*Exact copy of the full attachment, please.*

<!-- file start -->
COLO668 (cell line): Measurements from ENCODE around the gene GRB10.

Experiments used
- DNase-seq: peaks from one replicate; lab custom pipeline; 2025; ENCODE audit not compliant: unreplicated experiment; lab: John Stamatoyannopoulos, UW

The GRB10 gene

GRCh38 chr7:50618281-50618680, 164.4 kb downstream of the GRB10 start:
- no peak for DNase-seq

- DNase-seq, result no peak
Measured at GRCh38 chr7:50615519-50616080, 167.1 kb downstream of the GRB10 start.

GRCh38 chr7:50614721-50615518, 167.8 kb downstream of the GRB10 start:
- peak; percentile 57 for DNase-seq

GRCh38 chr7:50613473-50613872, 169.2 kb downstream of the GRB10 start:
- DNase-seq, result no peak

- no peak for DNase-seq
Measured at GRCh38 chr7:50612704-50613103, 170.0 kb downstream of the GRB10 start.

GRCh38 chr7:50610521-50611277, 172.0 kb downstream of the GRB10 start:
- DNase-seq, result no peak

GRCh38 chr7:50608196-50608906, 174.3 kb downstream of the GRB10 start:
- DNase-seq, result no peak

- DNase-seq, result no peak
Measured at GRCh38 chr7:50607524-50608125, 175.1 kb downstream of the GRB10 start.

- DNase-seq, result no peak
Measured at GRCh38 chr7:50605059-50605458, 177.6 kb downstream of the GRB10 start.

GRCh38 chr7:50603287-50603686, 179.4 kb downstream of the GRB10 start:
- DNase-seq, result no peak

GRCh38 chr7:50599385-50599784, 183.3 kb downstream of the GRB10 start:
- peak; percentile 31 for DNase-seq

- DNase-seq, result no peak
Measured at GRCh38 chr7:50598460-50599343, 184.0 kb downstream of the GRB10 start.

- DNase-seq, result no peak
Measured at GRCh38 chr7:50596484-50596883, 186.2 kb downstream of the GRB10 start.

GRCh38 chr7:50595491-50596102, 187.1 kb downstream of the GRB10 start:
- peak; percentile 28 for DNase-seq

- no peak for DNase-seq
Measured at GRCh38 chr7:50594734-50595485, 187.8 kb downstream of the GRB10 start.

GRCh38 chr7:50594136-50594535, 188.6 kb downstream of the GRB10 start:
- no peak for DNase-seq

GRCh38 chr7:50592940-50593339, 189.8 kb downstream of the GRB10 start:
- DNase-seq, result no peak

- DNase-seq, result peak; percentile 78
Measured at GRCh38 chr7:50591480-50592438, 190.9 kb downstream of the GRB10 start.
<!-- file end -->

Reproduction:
COLO668 (cell line): Measurements from ENCODE around the gene GRB10.

Experiments used
- DNase-seq: peaks from one replicate; lab custom pipeline; 2025; ENCODE audit not compliant: unreplicated experiment; lab: John Stamatoyannopoulos, UW

The GRB10 gene

GRCh38 chr7:50618281-50618680, 164.4 kb downstream of the GRB10 start:
- no peak for DNase-seq

- DNase-seq, result no peak
Measured at GRCh38 chr7:50615519-50616080, 167.1 kb downstream of the GRB10 start.

GRCh38 chr7:50614721-50615518, 167.8 kb downstream of the GRB10 start:
- peak; percentile 57 for DNase-seq

GRCh38 chr7:50613473-50613872, 169.2 kb downstream of the GRB10 start:
- DNase-seq, result no peak

- no peak for DNase-seq
Measured at GRCh38 chr7:50612704-50613103, 170.0 kb downstream of the GRB10 start.

GRCh38 chr7:50610521-50611277, 172.0 kb downstream of the GRB10 start:
- DNase-seq, result no peak

GRCh38 chr7:50608196-50608906, 174.3 kb downstream of the GRB10 start:
- DNase-seq, result no peak

- DNase-seq, result no peak
Measured at GRCh38 chr7:50607524-50608125, 175.1 kb downstream of the GRB10 start.

- DNase-seq, result no peak
Measured at GRCh38 chr7:50605059-50605458, 177.6 kb downstream of the GRB10 start.

GRCh38 chr7:50603287-50603686, 179.4 kb downstream of the GRB10 start:
- DNase-seq, result no peak

GRCh38 chr7:50599385-50599784, 183.3 kb downstream of the GRB10 start:
- peak; percentile 31 for DNase-seq

- DNase-seq, result no peak
Measured at GRCh38 chr7:50598460-50599343, 184.0 kb downstream of the GRB10 start.

- DNase-seq, result no peak
Measured at GRCh38 chr7:50596484-50596883, 186.2 kb downstream of the GRB10 start.

GRCh38 chr7:50595491-50596102, 187.1 kb downstream of the GRB10 start:
- peak; percentile 28 for DNase-seq

- no peak for DNase-seq
Measured at GRCh38 chr7:50594734-50595485, 187.8 kb downstream of the GRB10 start.

GRCh38 chr7:50594136-50594535, 188.6 kb downstream of the GRB10 start:
- no peak for DNase-seq

GRCh38 chr7:50592940-50593339, 189.8 kb downstream of the GRB10 start:
- DNase-seq, result no peak

- DNase-seq, result peak; percentile 78
Measured at GRCh38 chr7:50591480-50592438, 190.9 kb downstream of the GRB10 start.